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W.T. Stead by Aaron Watson

Aaron Watson, A Newspaperman's Memories (Hutchinson & Co, London, 1925) pp. 66-67

He lived in Wimbledon, and got into town by a train arriving at 8.20. By that time he new everything that was in the papers, down to the inquests, though he had been out on Wimbledon Common with his children, in a dressing gown, giving each of the young ones a ride on a little donkey that he owned. One morning, very early, he received important news, and arrived in town much in advance of the train, wearing the dressing gown, and riding on the donkey. He was insensible to ridicule, except, perhaps, in the sense that it pleased him more to be laughed at than not noticed at all...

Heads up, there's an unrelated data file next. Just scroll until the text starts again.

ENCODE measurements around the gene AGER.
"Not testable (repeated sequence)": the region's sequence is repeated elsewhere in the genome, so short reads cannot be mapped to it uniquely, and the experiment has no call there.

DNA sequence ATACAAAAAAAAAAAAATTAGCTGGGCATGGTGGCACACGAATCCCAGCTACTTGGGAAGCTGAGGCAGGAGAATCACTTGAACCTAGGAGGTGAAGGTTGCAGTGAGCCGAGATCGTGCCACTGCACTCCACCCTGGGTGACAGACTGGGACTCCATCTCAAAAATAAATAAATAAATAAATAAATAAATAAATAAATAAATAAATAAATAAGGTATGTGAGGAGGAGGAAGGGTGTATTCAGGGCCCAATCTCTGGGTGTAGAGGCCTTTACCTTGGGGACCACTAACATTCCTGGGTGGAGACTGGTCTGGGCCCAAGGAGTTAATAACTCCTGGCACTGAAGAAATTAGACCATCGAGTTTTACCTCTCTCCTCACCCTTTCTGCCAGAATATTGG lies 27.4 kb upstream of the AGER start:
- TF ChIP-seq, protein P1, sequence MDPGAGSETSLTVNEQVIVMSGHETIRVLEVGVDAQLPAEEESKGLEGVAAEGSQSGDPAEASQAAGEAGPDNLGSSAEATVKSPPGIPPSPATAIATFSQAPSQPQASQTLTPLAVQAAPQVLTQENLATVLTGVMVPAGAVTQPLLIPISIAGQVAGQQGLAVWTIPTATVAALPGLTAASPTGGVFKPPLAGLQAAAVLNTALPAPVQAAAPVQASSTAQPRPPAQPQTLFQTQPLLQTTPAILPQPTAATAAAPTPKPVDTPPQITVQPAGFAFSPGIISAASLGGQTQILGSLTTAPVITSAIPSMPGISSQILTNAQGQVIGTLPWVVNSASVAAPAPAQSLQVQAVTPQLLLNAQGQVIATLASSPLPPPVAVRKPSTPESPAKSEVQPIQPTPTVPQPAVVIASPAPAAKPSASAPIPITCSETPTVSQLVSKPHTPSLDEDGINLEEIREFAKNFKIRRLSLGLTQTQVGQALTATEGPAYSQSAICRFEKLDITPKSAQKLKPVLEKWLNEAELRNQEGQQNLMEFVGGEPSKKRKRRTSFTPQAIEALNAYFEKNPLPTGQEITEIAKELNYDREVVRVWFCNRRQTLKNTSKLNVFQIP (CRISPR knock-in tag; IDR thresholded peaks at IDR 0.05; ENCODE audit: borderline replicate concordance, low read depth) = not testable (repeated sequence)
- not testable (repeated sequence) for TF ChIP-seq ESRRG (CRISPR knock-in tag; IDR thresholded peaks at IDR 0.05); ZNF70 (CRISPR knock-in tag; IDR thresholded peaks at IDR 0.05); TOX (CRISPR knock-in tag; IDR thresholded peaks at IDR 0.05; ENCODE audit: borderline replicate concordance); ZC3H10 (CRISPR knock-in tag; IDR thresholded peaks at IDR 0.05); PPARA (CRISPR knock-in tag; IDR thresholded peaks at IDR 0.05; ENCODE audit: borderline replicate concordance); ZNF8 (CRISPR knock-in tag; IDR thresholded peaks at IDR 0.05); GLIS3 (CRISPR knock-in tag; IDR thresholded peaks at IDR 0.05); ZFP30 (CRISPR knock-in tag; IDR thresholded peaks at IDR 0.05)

When he was at the Consulate at Newcastle he caught the office mice, cooked them with nice care, and served them up to himself on toast, as a means of understanding what sort of experience the besieged residents of Paris were passing through at that time. His companions jeered at him, and he went on catching mice as before.

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